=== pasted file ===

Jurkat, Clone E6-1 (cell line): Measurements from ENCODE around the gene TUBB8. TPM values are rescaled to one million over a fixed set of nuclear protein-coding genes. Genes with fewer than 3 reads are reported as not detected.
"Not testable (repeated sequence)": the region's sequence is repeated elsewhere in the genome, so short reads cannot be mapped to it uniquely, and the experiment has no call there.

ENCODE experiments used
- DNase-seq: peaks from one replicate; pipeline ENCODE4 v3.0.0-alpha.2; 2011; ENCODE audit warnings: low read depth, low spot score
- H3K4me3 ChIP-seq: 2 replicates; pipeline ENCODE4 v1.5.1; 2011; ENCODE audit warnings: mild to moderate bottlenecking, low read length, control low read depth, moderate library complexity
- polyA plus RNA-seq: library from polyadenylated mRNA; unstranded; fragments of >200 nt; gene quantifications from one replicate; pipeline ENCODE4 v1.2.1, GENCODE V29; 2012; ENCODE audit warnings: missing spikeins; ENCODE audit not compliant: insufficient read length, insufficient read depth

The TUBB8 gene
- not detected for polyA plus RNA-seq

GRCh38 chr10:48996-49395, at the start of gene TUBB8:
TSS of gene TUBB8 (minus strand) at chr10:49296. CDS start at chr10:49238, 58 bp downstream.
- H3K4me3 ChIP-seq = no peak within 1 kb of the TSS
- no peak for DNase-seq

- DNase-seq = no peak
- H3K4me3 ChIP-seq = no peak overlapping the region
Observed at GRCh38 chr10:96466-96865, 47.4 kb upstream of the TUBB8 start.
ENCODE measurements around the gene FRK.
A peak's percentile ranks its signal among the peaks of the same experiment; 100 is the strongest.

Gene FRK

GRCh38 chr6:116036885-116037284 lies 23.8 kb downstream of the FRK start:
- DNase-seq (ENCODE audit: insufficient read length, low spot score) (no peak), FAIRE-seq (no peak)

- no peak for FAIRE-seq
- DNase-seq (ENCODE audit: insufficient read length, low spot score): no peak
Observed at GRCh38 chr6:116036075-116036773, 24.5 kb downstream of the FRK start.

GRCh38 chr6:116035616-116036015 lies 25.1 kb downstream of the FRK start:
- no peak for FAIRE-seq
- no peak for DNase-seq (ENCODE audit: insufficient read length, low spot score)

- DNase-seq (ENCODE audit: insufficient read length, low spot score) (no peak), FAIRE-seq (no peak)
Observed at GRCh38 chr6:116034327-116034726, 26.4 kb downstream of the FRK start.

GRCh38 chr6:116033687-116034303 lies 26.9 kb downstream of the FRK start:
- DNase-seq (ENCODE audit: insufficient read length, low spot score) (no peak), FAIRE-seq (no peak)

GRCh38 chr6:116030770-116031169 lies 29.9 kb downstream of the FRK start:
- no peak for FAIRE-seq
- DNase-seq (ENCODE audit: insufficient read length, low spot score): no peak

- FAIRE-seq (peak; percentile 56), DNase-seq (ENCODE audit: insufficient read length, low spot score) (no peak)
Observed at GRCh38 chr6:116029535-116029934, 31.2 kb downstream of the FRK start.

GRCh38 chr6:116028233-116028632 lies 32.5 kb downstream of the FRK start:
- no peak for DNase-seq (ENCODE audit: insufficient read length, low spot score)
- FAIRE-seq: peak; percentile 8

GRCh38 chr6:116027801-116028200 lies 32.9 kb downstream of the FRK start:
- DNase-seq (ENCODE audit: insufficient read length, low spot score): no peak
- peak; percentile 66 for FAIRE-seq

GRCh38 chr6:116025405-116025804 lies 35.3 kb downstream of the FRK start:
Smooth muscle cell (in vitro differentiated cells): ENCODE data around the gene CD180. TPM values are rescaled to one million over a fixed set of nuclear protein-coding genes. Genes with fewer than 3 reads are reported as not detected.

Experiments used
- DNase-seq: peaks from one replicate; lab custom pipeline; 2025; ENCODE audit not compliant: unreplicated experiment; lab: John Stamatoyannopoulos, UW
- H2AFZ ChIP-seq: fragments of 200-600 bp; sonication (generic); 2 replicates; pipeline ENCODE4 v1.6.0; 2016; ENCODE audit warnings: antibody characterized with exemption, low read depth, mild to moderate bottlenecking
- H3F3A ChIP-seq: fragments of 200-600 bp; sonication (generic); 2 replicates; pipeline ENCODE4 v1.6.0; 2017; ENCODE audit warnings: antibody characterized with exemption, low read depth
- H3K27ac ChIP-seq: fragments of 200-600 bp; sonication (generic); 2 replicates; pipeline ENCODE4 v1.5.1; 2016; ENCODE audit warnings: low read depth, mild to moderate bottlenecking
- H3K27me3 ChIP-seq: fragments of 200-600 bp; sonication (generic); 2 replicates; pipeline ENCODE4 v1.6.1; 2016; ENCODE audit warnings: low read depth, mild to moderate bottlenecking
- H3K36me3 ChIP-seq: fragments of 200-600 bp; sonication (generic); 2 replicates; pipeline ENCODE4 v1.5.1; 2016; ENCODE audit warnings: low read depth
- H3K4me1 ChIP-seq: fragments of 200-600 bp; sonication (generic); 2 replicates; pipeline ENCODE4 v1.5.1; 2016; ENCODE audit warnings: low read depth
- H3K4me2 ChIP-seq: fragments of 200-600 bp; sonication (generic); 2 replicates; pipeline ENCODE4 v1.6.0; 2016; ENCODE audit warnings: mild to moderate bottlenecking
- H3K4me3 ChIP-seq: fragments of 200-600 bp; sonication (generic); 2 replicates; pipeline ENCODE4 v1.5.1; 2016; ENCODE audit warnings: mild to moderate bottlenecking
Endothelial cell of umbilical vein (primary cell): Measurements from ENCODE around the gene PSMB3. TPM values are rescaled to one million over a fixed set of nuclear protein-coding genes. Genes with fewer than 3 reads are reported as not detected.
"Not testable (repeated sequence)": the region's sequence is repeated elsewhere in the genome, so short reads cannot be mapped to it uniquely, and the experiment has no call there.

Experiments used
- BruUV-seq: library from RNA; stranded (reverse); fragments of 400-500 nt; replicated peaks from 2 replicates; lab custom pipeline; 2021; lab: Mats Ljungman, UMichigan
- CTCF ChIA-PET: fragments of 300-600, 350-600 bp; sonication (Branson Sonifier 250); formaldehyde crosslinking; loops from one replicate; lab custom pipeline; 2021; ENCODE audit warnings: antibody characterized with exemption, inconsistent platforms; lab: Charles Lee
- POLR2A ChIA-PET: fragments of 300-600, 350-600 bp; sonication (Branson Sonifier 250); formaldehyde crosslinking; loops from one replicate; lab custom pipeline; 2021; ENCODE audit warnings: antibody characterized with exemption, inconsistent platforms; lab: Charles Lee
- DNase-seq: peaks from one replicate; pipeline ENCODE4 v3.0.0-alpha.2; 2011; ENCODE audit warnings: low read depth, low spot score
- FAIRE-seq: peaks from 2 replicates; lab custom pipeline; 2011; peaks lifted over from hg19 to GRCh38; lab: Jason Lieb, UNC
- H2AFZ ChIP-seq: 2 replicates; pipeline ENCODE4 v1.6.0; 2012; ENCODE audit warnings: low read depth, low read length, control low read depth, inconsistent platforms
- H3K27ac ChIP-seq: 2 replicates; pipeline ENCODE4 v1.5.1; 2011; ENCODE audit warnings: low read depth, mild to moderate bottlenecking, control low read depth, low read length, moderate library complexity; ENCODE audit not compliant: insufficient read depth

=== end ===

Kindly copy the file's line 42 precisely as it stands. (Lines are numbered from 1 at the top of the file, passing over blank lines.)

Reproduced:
GRCh38 chr6:116025405-116025804 lies 35.3 kb downstream of the FRK start: